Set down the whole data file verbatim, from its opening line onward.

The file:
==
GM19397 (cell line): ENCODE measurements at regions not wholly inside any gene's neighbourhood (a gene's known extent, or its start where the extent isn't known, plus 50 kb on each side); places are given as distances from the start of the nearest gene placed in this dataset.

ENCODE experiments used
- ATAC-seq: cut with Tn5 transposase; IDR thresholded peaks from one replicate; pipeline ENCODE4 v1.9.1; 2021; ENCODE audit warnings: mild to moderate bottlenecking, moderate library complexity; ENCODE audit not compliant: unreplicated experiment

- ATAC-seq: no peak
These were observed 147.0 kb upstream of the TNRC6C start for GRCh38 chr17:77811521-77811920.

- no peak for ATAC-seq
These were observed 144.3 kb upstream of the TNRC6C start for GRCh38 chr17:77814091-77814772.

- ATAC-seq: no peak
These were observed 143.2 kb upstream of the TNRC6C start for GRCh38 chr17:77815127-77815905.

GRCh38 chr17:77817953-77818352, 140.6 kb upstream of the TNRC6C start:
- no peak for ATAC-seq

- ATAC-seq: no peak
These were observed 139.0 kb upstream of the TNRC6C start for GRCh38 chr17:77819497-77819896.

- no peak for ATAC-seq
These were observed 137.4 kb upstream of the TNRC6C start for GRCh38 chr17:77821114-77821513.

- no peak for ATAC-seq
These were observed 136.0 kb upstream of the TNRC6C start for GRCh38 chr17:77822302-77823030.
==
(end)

GM19397 (cell line): ENCODE measurements at regions not wholly inside any gene's neighbourhood (a gene's known extent, or its start where the extent isn't known, plus 50 kb on each side); places are given as distances from the start of the nearest gene placed in this dataset.

ENCODE experiments used
- ATAC-seq: cut with Tn5 transposase; IDR thresholded peaks from one replicate; pipeline ENCODE4 v1.9.1; 2021; ENCODE audit warnings: mild to moderate bottlenecking, moderate library complexity; ENCODE audit not compliant: unreplicated experiment

- ATAC-seq: no peak
These were observed 147.0 kb upstream of the TNRC6C start for GRCh38 chr17:77811521-77811920.

- no peak for ATAC-seq
These were observed 144.3 kb upstream of the TNRC6C start for GRCh38 chr17:77814091-77814772.

- ATAC-seq: no peak
These were observed 143.2 kb upstream of the TNRC6C start for GRCh38 chr17:77815127-77815905.

GRCh38 chr17:77817953-77818352, 140.6 kb upstream of the TNRC6C start:
- no peak for ATAC-seq

- ATAC-seq: no peak
These were observed 139.0 kb upstream of the TNRC6C start for GRCh38 chr17:77819497-77819896.

- no peak for ATAC-seq
These were observed 137.4 kb upstream of the TNRC6C start for GRCh38 chr17:77821114-77821513.

- no peak for ATAC-seq
These were observed 136.0 kb upstream of the TNRC6C start for GRCh38 chr17:77822302-77823030.